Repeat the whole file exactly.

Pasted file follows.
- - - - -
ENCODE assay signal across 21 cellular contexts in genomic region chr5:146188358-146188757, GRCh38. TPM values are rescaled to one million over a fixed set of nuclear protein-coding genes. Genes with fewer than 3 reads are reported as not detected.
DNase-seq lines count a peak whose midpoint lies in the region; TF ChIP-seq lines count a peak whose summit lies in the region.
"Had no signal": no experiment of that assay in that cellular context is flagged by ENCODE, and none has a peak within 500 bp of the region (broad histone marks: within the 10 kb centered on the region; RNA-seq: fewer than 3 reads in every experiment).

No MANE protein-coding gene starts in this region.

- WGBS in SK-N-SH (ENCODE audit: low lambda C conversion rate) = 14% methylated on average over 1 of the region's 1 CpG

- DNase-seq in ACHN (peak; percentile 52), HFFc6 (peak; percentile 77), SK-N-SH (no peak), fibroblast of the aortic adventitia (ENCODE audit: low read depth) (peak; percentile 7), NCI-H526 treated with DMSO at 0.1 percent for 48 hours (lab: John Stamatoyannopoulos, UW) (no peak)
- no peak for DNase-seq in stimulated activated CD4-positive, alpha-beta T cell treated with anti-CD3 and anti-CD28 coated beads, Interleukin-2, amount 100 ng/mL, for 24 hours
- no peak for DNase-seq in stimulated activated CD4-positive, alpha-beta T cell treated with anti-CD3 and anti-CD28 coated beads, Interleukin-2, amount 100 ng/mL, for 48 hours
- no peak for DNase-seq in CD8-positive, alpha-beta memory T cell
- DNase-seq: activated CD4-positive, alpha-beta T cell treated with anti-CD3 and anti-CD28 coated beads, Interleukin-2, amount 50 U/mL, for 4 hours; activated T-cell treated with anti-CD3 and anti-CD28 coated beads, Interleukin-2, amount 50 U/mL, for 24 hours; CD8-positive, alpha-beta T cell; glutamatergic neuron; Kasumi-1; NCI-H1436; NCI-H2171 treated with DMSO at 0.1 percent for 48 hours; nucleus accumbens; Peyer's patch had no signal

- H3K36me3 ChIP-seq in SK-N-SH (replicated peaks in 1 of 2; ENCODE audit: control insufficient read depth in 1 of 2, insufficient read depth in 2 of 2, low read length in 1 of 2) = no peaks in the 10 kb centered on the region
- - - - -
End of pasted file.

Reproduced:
ENCODE assay signal across 21 cellular contexts in genomic region chr5:146188358-146188757, GRCh38. TPM values are rescaled to one million over a fixed set of nuclear protein-coding genes. Genes with fewer than 3 reads are reported as not detected.
DNase-seq lines count a peak whose midpoint lies in the region; TF ChIP-seq lines count a peak whose summit lies in the region.
"Had no signal": no experiment of that assay in that cellular context is flagged by ENCODE, and none has a peak within 500 bp of the region (broad histone marks: within the 10 kb centered on the region; RNA-seq: fewer than 3 reads in every experiment).

No MANE protein-coding gene starts in this region.

- WGBS in SK-N-SH (ENCODE audit: low lambda C conversion rate) = 14% methylated on average over 1 of the region's 1 CpG

- DNase-seq in ACHN (peak; percentile 52), HFFc6 (peak; percentile 77), SK-N-SH (no peak), fibroblast of the aortic adventitia (ENCODE audit: low read depth) (peak; percentile 7), NCI-H526 treated with DMSO at 0.1 percent for 48 hours (lab: John Stamatoyannopoulos, UW) (no peak)
- no peak for DNase-seq in stimulated activated CD4-positive, alpha-beta T cell treated with anti-CD3 and anti-CD28 coated beads, Interleukin-2, amount 100 ng/mL, for 24 hours
- no peak for DNase-seq in stimulated activated CD4-positive, alpha-beta T cell treated with anti-CD3 and anti-CD28 coated beads, Interleukin-2, amount 100 ng/mL, for 48 hours
- no peak for DNase-seq in CD8-positive, alpha-beta memory T cell
- DNase-seq: activated CD4-positive, alpha-beta T cell treated with anti-CD3 and anti-CD28 coated beads, Interleukin-2, amount 50 U/mL, for 4 hours; activated T-cell treated with anti-CD3 and anti-CD28 coated beads, Interleukin-2, amount 50 U/mL, for 24 hours; CD8-positive, alpha-beta T cell; glutamatergic neuron; Kasumi-1; NCI-H1436; NCI-H2171 treated with DMSO at 0.1 percent for 48 hours; nucleus accumbens; Peyer's patch had no signal

- H3K36me3 ChIP-seq in SK-N-SH (replicated peaks in 1 of 2; ENCODE audit: control insufficient read depth in 1 of 2, insufficient read depth in 2 of 2, low read length in 1 of 2) = no peaks in the 10 kb centered on the region